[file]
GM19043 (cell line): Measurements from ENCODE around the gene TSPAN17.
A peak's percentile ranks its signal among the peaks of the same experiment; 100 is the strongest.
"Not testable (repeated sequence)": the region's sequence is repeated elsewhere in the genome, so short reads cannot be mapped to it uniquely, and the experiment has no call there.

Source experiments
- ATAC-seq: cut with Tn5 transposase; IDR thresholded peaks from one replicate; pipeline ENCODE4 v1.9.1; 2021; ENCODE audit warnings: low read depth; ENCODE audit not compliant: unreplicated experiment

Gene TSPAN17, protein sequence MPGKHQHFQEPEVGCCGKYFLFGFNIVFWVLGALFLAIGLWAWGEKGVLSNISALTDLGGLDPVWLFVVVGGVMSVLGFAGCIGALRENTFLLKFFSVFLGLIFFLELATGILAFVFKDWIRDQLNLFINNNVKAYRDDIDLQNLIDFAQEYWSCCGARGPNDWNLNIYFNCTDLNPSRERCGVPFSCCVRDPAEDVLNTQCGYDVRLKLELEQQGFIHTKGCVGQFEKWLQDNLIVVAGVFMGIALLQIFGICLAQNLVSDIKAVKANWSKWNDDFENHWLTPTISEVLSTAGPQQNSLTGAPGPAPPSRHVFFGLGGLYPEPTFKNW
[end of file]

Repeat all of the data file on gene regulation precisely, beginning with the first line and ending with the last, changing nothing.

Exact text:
GM19043 (cell line): Measurements from ENCODE around the gene TSPAN17.
A peak's percentile ranks its signal among the peaks of the same experiment; 100 is the strongest.
"Not testable (repeated sequence)": the region's sequence is repeated elsewhere in the genome, so short reads cannot be mapped to it uniquely, and the experiment has no call there.

Source experiments
- ATAC-seq: cut with Tn5 transposase; IDR thresholded peaks from one replicate; pipeline ENCODE4 v1.9.1; 2021; ENCODE audit warnings: low read depth; ENCODE audit not compliant: unreplicated experiment

Gene TSPAN17, protein sequence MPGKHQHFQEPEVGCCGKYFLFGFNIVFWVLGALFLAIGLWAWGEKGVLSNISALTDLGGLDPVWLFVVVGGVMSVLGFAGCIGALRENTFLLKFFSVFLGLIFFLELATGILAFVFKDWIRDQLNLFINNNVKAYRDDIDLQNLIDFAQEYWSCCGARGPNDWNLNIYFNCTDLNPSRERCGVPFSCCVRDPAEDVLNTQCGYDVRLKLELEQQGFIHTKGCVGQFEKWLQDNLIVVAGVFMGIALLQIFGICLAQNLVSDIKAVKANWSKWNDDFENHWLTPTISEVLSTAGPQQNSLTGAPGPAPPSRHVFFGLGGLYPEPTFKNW